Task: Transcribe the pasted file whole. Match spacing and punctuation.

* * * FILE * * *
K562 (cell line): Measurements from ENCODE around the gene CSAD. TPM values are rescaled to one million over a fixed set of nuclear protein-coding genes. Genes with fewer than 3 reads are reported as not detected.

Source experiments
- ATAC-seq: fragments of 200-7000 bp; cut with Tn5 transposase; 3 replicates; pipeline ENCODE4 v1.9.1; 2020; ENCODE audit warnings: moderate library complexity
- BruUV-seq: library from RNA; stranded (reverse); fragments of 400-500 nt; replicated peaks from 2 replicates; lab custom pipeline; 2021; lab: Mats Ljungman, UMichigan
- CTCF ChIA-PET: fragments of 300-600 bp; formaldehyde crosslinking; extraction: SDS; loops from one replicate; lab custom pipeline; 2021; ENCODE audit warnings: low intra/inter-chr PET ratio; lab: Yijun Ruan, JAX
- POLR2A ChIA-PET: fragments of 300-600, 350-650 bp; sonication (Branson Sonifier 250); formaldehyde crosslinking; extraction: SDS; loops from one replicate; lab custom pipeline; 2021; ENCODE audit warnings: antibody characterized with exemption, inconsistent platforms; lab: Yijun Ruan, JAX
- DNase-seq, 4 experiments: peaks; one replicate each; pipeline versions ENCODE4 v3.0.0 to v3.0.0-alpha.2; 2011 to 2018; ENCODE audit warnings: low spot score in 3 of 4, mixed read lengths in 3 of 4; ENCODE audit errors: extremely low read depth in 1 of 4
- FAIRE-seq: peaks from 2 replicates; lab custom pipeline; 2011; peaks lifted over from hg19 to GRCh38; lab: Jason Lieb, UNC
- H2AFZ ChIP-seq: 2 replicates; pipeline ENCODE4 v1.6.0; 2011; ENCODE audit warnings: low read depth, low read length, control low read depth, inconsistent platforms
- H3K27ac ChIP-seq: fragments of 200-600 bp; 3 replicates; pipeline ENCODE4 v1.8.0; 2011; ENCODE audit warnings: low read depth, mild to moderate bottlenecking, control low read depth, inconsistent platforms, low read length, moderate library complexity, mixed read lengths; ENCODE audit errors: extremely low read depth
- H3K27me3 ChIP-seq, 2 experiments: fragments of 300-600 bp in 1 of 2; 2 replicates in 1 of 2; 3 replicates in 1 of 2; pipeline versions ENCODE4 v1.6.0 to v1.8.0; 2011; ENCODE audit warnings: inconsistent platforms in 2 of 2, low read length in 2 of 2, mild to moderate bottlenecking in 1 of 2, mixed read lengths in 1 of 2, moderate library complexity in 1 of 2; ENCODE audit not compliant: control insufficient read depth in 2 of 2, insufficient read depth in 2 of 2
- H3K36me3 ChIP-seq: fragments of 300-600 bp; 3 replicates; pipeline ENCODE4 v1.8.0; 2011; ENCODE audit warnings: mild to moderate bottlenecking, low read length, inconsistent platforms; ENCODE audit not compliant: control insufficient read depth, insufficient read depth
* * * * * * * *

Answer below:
K562 (cell line): Measurements from ENCODE around the gene CSAD. TPM values are rescaled to one million over a fixed set of nuclear protein-coding genes. Genes with fewer than 3 reads are reported as not detected.

Source experiments
- ATAC-seq: fragments of 200-7000 bp; cut with Tn5 transposase; 3 replicates; pipeline ENCODE4 v1.9.1; 2020; ENCODE audit warnings: moderate library complexity
- BruUV-seq: library from RNA; stranded (reverse); fragments of 400-500 nt; replicated peaks from 2 replicates; lab custom pipeline; 2021; lab: Mats Ljungman, UMichigan
- CTCF ChIA-PET: fragments of 300-600 bp; formaldehyde crosslinking; extraction: SDS; loops from one replicate; lab custom pipeline; 2021; ENCODE audit warnings: low intra/inter-chr PET ratio; lab: Yijun Ruan, JAX
- POLR2A ChIA-PET: fragments of 300-600, 350-650 bp; sonication (Branson Sonifier 250); formaldehyde crosslinking; extraction: SDS; loops from one replicate; lab custom pipeline; 2021; ENCODE audit warnings: antibody characterized with exemption, inconsistent platforms; lab: Yijun Ruan, JAX
- DNase-seq, 4 experiments: peaks; one replicate each; pipeline versions ENCODE4 v3.0.0 to v3.0.0-alpha.2; 2011 to 2018; ENCODE audit warnings: low spot score in 3 of 4, mixed read lengths in 3 of 4; ENCODE audit errors: extremely low read depth in 1 of 4
- FAIRE-seq: peaks from 2 replicates; lab custom pipeline; 2011; peaks lifted over from hg19 to GRCh38; lab: Jason Lieb, UNC
- H2AFZ ChIP-seq: 2 replicates; pipeline ENCODE4 v1.6.0; 2011; ENCODE audit warnings: low read depth, low read length, control low read depth, inconsistent platforms
- H3K27ac ChIP-seq: fragments of 200-600 bp; 3 replicates; pipeline ENCODE4 v1.8.0; 2011; ENCODE audit warnings: low read depth, mild to moderate bottlenecking, control low read depth, inconsistent platforms, low read length, moderate library complexity, mixed read lengths; ENCODE audit errors: extremely low read depth
- H3K27me3 ChIP-seq, 2 experiments: fragments of 300-600 bp in 1 of 2; 2 replicates in 1 of 2; 3 replicates in 1 of 2; pipeline versions ENCODE4 v1.6.0 to v1.8.0; 2011; ENCODE audit warnings: inconsistent platforms in 2 of 2, low read length in 2 of 2, mild to moderate bottlenecking in 1 of 2, mixed read lengths in 1 of 2, moderate library complexity in 1 of 2; ENCODE audit not compliant: control insufficient read depth in 2 of 2, insufficient read depth in 2 of 2
- H3K36me3 ChIP-seq: fragments of 300-600 bp; 3 replicates; pipeline ENCODE4 v1.8.0; 2011; ENCODE audit warnings: mild to moderate bottlenecking, low read length, inconsistent platforms; ENCODE audit not compliant: control insufficient read depth, insufficient read depth